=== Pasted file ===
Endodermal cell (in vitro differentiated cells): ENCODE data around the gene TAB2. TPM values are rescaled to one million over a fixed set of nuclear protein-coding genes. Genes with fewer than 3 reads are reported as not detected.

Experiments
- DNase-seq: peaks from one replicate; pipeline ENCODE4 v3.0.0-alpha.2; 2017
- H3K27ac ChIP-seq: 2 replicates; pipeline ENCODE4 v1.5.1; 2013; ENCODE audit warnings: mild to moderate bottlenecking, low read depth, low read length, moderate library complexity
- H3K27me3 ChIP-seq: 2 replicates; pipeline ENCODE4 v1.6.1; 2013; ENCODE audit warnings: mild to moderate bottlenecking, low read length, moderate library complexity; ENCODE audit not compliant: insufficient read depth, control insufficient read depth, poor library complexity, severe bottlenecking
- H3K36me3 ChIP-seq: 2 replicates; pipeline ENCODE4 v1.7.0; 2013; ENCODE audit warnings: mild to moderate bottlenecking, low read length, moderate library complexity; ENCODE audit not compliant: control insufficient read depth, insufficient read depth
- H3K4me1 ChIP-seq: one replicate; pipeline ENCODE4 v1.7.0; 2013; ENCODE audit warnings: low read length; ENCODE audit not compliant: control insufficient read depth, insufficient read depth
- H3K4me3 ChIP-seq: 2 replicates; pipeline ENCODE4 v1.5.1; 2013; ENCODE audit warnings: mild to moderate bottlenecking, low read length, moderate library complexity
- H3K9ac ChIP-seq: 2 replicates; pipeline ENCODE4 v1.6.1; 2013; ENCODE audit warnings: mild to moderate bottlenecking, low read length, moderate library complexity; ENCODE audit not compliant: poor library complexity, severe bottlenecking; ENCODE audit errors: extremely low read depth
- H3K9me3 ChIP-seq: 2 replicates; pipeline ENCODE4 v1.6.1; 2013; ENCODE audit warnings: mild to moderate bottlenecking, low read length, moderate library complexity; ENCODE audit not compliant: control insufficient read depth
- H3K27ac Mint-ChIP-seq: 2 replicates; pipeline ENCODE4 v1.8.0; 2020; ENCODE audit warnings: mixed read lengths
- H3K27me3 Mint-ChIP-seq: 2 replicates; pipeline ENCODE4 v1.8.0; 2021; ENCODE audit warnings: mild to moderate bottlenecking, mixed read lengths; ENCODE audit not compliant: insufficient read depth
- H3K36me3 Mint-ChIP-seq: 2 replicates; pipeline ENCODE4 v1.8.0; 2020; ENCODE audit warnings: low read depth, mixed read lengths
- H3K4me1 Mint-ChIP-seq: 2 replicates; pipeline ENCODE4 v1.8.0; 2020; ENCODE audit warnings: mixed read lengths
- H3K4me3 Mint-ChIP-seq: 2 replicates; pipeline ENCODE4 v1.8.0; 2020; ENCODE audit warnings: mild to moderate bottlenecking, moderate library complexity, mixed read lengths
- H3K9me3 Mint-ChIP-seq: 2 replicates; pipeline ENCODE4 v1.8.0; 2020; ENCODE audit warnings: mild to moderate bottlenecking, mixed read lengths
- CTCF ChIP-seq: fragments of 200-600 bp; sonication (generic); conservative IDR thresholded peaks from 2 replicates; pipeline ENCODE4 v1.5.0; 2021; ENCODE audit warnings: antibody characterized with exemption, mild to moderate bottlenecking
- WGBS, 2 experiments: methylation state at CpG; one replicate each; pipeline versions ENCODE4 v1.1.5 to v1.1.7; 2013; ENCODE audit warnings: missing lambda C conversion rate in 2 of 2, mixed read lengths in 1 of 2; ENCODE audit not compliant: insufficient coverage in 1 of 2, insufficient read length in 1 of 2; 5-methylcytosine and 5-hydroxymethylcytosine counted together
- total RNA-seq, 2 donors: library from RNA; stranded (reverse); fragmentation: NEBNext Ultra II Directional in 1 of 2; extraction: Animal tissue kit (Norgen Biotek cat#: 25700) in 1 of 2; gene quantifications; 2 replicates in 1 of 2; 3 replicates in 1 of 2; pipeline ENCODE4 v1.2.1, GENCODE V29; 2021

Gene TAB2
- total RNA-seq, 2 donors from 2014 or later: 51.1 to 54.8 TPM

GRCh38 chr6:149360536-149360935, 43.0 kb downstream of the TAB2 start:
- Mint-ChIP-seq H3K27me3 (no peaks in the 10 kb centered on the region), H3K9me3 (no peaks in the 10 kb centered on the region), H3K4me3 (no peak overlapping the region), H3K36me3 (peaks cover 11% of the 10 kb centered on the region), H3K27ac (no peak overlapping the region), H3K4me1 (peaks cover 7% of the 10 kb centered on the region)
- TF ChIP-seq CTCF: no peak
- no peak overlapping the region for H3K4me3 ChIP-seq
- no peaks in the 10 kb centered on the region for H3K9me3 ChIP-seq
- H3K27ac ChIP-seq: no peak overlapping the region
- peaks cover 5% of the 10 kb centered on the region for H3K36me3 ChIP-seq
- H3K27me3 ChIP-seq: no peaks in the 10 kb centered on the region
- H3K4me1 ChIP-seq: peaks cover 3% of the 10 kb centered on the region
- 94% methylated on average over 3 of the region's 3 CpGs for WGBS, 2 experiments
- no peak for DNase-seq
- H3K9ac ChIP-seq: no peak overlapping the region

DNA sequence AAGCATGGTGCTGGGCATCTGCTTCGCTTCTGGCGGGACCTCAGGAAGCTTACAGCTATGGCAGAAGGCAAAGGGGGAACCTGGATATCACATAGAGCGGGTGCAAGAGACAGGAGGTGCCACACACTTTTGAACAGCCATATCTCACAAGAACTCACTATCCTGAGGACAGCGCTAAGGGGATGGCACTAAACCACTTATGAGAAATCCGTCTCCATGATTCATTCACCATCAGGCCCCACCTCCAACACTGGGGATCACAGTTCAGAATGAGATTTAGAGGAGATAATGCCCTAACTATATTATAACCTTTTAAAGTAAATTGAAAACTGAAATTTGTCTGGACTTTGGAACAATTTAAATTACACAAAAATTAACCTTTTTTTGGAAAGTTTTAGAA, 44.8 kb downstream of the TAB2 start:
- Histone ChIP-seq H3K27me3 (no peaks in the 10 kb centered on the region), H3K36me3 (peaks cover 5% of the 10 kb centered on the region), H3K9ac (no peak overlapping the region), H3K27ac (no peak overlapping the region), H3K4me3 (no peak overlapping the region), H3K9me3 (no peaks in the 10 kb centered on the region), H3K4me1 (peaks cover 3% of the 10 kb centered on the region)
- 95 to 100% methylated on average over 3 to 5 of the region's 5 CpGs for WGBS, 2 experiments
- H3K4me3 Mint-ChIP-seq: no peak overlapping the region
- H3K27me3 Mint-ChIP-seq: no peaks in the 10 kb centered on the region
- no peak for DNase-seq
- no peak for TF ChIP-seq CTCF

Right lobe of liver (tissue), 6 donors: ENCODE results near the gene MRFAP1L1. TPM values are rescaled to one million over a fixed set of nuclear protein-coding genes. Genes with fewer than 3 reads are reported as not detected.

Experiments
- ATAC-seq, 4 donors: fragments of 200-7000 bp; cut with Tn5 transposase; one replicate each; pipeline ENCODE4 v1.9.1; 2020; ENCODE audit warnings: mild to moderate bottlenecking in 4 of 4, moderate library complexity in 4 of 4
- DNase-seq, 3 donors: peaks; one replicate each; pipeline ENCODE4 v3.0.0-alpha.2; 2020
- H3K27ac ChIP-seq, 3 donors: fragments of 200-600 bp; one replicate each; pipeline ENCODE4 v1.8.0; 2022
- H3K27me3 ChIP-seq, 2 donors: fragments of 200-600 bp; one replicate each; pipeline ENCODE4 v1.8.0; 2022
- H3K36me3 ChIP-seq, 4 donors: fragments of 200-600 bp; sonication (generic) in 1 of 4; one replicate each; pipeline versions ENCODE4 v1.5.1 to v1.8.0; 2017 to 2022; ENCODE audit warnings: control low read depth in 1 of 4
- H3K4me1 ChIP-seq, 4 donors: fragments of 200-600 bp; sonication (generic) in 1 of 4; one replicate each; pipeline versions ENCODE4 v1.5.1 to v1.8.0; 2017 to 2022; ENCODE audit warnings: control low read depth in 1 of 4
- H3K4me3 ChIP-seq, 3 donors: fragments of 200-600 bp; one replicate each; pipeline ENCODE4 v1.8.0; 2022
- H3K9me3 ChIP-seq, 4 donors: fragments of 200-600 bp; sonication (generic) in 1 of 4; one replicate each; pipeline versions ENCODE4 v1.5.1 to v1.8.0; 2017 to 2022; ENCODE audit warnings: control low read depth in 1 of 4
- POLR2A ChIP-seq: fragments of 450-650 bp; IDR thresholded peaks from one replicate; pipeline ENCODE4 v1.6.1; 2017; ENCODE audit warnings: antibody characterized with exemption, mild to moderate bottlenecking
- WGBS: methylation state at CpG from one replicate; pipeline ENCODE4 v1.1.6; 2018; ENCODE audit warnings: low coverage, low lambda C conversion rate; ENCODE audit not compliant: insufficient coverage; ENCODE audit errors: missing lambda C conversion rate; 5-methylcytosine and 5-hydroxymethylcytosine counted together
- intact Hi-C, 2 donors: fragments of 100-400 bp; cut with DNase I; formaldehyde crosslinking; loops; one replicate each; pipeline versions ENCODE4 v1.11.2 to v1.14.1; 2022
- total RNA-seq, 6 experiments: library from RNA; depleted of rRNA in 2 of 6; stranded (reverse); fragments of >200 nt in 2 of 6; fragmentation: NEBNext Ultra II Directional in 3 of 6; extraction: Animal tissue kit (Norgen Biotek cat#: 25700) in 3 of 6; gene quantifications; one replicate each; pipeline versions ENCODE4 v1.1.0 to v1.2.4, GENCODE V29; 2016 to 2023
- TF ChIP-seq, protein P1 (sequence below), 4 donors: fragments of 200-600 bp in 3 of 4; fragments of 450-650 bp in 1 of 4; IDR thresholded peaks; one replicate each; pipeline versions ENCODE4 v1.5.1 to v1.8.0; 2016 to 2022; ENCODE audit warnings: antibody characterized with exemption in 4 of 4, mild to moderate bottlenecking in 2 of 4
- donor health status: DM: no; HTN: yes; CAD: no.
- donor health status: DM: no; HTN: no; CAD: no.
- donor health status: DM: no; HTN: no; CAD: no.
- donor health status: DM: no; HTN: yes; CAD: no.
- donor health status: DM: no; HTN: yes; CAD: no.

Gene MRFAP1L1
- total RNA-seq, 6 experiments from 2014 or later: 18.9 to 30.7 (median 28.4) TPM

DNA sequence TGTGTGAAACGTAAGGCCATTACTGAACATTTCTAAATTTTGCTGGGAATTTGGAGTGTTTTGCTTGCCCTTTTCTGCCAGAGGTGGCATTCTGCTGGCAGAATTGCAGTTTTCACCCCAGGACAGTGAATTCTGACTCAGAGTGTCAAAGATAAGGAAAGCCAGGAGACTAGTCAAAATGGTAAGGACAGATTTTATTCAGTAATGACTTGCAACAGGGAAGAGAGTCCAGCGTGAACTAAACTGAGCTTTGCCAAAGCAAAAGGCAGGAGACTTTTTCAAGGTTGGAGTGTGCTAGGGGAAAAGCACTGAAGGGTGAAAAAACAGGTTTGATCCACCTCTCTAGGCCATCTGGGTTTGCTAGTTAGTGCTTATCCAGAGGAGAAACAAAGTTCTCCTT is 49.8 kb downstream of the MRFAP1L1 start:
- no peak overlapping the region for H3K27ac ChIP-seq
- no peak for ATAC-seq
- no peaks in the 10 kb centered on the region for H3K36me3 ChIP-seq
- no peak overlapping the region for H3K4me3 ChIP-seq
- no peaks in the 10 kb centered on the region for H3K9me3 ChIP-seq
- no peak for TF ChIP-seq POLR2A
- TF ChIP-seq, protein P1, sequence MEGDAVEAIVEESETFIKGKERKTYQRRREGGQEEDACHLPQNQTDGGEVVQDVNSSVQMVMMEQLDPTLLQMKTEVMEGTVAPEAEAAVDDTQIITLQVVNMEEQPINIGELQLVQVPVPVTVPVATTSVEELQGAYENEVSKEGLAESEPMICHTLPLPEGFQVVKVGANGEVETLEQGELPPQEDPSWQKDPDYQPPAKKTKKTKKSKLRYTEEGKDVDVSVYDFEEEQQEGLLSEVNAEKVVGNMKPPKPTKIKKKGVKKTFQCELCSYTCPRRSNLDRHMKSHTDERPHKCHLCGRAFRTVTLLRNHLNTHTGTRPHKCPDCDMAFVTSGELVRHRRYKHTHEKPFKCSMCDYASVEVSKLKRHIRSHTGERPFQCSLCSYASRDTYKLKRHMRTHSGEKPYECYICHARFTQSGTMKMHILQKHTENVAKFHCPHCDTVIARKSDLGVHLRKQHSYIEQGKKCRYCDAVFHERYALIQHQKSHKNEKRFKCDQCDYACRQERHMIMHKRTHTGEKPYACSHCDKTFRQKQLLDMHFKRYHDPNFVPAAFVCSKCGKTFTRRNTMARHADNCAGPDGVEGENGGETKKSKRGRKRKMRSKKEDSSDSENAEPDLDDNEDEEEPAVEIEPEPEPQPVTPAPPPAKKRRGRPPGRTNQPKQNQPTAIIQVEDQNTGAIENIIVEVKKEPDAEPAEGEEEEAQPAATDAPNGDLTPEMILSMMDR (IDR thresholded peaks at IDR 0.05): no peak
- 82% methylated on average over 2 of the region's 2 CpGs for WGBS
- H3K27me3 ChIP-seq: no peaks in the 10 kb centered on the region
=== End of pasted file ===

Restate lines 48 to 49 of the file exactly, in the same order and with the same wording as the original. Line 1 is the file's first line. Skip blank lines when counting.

- H3K4me1 ChIP-seq, 4 donors: fragments of 200-600 bp; sonication (generic) in 1 of 4; one replicate each; pipeline versions ENCODE4 v1.5.1 to v1.8.0; 2017 to 2022; ENCODE audit warnings: control low read depth in 1 of 4
- H3K4me3 ChIP-seq, 3 donors: fragments of 200-600 bp; one replicate each; pipeline ENCODE4 v1.8.0; 2022